Tag Archives: madness

“The Red Book”: A Primer For Healing Madness In A Mad World


“Naturally I compensated my inner insecurity by an outward show of security, or — to put it better — the defect compensated itself without the intervention of my will. That is, I found myself being guilty and at the same time wishing to be innocent. Somewhere deep in the background I always knew that I was two persons. One was the son of my parents who went to school and was less intelligent, attentive, hard-working, decent, and clean than many other boys. The other was grown up — old, in fact — skeptical, mistrustful, remote from the world of men, but close to nature, the earth, the sun, the moon, the weather, all living creatures, and above all close to the night, to dreams, and to whatever “God” worked directly in him.” (p. 44, The Red Book by Carl Jung)

“On the contrary, it is played out in every individual. In my life No. 2 has been of prime importance, and I have always tried to make room for anything that wanted to come from within. He is a typical figure, but he is perceived only by the very few. Most people’s conscious understanding is not sufficient to realize that he is also what they are.” (p. 45, The Red Book by Carl Jung)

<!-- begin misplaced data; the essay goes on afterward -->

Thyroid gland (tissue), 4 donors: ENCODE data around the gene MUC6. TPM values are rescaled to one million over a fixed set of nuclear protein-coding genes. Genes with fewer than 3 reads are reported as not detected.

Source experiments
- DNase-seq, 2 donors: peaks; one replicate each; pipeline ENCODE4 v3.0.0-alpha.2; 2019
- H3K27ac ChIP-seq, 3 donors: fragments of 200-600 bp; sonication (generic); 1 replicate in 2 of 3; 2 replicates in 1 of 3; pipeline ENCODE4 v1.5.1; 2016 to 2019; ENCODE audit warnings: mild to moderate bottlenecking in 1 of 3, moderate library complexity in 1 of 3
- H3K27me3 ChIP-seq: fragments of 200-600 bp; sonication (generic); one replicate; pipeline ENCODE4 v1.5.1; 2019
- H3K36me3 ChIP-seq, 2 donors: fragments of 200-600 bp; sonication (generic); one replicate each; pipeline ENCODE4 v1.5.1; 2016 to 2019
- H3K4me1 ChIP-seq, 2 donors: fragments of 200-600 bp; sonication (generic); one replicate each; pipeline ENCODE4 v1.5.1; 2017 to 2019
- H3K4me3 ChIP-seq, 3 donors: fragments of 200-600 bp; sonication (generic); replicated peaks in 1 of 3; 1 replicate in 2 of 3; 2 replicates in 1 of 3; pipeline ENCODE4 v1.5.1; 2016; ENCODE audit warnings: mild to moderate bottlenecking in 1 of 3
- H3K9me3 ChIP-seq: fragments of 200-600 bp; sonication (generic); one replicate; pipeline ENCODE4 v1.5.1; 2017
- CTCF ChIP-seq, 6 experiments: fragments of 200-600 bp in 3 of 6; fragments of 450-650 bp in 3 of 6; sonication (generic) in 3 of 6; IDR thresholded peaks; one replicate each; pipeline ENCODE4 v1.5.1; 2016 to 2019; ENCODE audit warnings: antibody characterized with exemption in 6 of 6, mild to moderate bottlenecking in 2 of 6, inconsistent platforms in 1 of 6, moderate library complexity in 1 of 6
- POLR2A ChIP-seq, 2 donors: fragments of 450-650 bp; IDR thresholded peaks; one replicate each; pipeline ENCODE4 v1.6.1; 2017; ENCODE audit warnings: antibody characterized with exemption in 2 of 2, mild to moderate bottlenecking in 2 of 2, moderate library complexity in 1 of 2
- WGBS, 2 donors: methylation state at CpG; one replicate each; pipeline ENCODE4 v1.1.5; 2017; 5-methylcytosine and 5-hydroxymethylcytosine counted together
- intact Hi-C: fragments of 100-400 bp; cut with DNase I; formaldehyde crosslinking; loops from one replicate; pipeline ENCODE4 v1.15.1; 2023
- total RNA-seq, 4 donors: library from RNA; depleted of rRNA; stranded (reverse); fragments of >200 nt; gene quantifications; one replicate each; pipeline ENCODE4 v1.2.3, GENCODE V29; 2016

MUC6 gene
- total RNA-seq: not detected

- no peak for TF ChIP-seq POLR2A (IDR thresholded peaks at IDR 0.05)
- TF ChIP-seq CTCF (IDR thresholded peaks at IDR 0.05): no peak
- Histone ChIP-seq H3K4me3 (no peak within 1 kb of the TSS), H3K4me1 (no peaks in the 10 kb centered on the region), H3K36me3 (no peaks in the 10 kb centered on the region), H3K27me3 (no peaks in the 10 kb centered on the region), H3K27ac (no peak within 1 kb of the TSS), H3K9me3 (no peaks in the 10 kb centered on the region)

Laura K. Kerr, Ph.D. wrote an incredible blog post about The Red Book by Carl Jung, read the rest of the article. . . on her blog, Trauma’s Labyrinth.

Gerald: A Peek Into Schizophrenia


You’re mind is working at its best when you’re being paranoid. You explore every avenue and possibility of your situation at high speed with total clarity. ~Banksy, “Banging Your Head Against a Brick Wall”

In the early 1990s, PBS televised a series called Madness that was hosted by Jonathan Miller. The premise of the show was to document and to examine the history of people suffering from mental illness. The following two-part video was featured on the show, however, the original video seems to be from the 70s according to what little else I could research on the internet regarding Gerald S.

Gerald S. gives us an accurate and poignant peek into someone who has schizophrenia and how the mind works and processes the external world, which is perceived unfiltered (which explains Gerald’s seemingly incoherent and disorganized speech). Current research is discovering more about this serious mental illness (among others), as well as, better ways to treat those who suffer from serious mental illness and to remove the stigma attached to it.